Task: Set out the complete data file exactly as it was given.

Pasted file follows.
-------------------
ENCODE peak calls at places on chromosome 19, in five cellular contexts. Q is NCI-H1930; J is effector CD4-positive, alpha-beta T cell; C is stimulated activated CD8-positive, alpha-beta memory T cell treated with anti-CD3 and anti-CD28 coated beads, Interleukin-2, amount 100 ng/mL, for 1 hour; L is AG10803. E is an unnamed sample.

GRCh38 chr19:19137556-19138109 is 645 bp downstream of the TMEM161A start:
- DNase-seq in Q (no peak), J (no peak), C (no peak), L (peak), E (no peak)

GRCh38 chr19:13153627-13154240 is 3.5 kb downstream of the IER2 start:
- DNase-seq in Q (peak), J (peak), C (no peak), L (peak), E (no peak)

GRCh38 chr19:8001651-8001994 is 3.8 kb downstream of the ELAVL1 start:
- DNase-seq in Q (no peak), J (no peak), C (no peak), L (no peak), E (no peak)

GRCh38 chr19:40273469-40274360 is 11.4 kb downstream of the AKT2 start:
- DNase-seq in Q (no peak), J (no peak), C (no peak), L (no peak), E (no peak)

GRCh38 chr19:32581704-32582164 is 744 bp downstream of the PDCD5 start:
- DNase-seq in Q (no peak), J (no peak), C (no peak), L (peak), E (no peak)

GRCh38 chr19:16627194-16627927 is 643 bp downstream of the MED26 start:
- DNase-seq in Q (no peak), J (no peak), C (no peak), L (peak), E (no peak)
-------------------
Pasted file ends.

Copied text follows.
ENCODE peak calls at places on chromosome 19, in five cellular contexts. Q is NCI-H1930; J is effector CD4-positive, alpha-beta T cell; C is stimulated activated CD8-positive, alpha-beta memory T cell treated with anti-CD3 and anti-CD28 coated beads, Interleukin-2, amount 100 ng/mL, for 1 hour; L is AG10803. E is an unnamed sample.

GRCh38 chr19:19137556-19138109 is 645 bp downstream of the TMEM161A start:
- DNase-seq in Q (no peak), J (no peak), C (no peak), L (peak), E (no peak)

GRCh38 chr19:13153627-13154240 is 3.5 kb downstream of the IER2 start:
- DNase-seq in Q (peak), J (peak), C (no peak), L (peak), E (no peak)

GRCh38 chr19:8001651-8001994 is 3.8 kb downstream of the ELAVL1 start:
- DNase-seq in Q (no peak), J (no peak), C (no peak), L (no peak), E (no peak)

GRCh38 chr19:40273469-40274360 is 11.4 kb downstream of the AKT2 start:
- DNase-seq in Q (no peak), J (no peak), C (no peak), L (no peak), E (no peak)

GRCh38 chr19:32581704-32582164 is 744 bp downstream of the PDCD5 start:
- DNase-seq in Q (no peak), J (no peak), C (no peak), L (peak), E (no peak)

GRCh38 chr19:16627194-16627927 is 643 bp downstream of the MED26 start:
- DNase-seq in Q (no peak), J (no peak), C (no peak), L (peak), E (no peak)